God’s Honor in Our Dependency
“For I was ashamed to ask the king for a band of soldiers and horsemen to protect us against the enemy on our way, since we had told the king, “The hand of our God is for good on all who seek him, and the power of his wrath is against all who forsake him.” 23 So we fasted and implored our God for this, and he listened to our entreaty.” – Ezra 8:22-23
Prayer: Song of Solomon
Song of Solomon 4:7-6:3. An allegorical interpretation of the Song of Solomon, depicting Jesus as our groom, highlighting our role as his bride, and the implications on our prayer lives.
Coming to the Blood of Jesus -Spurgeon
“and to Jesus, the mediator of a new covenant, and to the sprinkled blood that speaks a better word than the blood of Abel.” – Hebrews 12:24
Reader, have you come to the blood of sprinkling? The question is not whether you have come to a knowledge of doctrine, or an observance of ceremonies, or to a certain form of experience, but have you come to the blood of Jesus?
The blood of Jesus is the life of all vital godliness. If you have truly come to Jesus, we know how you came–the Holy Spirit sweetly brought you there. You came to the blood of sprinkling with no merits of your own. Guilty, lost, and helpless, you came to take that blood, and that blood alone, as your everlasting hope. You came to the cross of Christ, with a trembling and an aching heart; and oh! what a precious sound it was to you to hear the voice of the blood of Jesus! Continue reading “Coming to the Blood of Jesus -Spurgeon”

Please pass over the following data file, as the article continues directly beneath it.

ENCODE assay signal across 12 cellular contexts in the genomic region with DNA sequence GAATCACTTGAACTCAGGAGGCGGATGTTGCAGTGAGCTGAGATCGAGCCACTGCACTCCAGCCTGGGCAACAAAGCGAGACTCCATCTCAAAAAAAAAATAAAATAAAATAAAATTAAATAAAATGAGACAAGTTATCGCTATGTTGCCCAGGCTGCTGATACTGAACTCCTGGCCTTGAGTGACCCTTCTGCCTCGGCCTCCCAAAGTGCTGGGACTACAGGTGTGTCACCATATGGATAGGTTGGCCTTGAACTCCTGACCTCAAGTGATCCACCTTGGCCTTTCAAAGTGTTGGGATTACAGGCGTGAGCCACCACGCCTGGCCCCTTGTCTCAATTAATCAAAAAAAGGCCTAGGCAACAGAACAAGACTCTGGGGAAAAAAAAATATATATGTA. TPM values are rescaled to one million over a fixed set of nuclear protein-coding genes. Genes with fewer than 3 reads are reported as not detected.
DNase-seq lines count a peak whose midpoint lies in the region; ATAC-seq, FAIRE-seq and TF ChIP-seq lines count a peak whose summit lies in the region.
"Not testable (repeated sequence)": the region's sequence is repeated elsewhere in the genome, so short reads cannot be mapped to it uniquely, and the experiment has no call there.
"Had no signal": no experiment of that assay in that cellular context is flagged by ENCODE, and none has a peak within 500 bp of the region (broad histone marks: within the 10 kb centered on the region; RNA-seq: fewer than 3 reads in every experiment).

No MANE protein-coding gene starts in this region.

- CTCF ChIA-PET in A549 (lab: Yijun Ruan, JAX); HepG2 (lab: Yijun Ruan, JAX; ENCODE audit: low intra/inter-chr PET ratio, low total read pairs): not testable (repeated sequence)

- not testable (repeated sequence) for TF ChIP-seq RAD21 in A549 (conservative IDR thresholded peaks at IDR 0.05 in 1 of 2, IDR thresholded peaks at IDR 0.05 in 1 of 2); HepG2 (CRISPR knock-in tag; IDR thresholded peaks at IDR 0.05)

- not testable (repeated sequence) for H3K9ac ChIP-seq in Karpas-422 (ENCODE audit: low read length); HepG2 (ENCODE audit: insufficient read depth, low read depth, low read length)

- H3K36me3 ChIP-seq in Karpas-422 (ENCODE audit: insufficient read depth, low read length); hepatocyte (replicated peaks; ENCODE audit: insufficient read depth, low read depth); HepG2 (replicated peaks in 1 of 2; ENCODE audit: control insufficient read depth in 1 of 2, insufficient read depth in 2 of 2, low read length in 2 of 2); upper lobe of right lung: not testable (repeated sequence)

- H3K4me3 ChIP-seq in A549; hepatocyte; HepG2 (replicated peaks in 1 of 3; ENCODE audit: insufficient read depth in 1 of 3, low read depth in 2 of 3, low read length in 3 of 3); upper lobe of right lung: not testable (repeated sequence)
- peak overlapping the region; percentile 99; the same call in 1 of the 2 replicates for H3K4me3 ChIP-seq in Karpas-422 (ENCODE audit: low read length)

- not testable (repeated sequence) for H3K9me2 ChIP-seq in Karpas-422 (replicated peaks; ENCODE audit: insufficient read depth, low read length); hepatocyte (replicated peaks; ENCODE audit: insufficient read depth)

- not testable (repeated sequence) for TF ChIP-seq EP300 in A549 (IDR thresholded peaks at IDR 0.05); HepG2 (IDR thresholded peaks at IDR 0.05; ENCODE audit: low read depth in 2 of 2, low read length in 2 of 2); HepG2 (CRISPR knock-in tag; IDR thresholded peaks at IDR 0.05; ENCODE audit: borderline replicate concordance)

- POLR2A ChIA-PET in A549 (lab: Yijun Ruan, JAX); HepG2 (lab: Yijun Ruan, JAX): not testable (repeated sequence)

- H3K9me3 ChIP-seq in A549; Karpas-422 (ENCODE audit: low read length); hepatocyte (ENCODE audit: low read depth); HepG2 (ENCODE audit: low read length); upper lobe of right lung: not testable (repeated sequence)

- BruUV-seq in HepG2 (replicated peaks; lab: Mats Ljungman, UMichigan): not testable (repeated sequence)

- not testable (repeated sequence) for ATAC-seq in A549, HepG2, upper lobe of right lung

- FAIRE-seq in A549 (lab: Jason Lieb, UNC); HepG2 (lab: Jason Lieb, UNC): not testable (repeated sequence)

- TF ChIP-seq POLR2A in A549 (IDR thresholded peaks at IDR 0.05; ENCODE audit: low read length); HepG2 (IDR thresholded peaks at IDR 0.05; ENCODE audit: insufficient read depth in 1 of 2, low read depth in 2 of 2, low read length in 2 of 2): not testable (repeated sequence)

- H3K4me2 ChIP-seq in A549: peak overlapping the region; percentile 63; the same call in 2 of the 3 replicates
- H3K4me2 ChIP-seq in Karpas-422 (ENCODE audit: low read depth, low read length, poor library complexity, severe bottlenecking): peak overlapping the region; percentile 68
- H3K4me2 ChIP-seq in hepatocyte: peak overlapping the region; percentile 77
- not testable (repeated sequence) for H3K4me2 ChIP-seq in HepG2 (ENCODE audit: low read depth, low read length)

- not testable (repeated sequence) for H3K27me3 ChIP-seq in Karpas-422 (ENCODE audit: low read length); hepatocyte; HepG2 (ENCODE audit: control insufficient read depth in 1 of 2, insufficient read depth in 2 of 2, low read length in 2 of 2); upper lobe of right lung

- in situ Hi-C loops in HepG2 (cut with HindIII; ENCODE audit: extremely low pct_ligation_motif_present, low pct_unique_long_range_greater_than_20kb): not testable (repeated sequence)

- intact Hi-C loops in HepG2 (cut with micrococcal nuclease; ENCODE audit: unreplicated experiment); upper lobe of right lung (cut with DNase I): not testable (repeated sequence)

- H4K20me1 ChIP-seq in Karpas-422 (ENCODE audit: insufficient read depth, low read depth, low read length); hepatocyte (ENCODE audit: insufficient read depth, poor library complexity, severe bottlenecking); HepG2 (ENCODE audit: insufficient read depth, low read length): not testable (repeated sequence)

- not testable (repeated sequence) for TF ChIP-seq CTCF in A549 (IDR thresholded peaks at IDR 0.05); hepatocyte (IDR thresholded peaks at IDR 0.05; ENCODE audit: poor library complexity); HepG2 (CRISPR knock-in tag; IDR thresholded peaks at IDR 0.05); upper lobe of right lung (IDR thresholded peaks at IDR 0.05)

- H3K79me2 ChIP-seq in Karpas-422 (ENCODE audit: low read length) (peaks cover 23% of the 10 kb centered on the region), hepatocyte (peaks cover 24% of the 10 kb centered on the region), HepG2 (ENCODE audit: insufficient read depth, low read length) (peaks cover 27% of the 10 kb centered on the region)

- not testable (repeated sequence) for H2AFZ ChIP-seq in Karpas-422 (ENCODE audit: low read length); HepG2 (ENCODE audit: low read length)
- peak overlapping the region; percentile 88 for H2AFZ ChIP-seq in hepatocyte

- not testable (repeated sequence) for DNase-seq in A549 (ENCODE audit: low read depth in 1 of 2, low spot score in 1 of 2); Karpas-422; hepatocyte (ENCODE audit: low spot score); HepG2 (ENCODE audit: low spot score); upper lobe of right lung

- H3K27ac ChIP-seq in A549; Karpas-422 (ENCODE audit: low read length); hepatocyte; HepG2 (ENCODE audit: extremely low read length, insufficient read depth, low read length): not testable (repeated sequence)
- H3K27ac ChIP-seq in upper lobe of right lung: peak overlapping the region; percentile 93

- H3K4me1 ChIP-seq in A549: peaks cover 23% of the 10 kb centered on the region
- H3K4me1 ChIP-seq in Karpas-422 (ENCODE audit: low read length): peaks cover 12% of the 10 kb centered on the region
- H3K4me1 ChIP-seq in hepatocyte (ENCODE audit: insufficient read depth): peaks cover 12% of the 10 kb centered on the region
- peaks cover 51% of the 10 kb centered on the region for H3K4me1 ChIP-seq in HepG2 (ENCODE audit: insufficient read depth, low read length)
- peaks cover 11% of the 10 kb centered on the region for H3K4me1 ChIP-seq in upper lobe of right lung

My Gentle Wife & God’s Chisel
“…let your adorning be the hidden person of the heart with the imperishable beauty of a gentle and quiet spirit, which in God’s sight is very precious.” 1 Peter 3:4
My wife is a quiet and gentle woman; I am not a quiet and gentle man. I want to be. I pray daily to be…but I am constantly acting in pride, selfishness, and harshness. I grieve these sins, because I know they grieve my Master. But thank goodness, my God has given me an amazing wife-a daily reminder, and frequent conviction, to pursue gentleness, and to be slow to speak, slow to anger, and quick to listen. Continue reading “My Gentle Wife & God’s Chisel”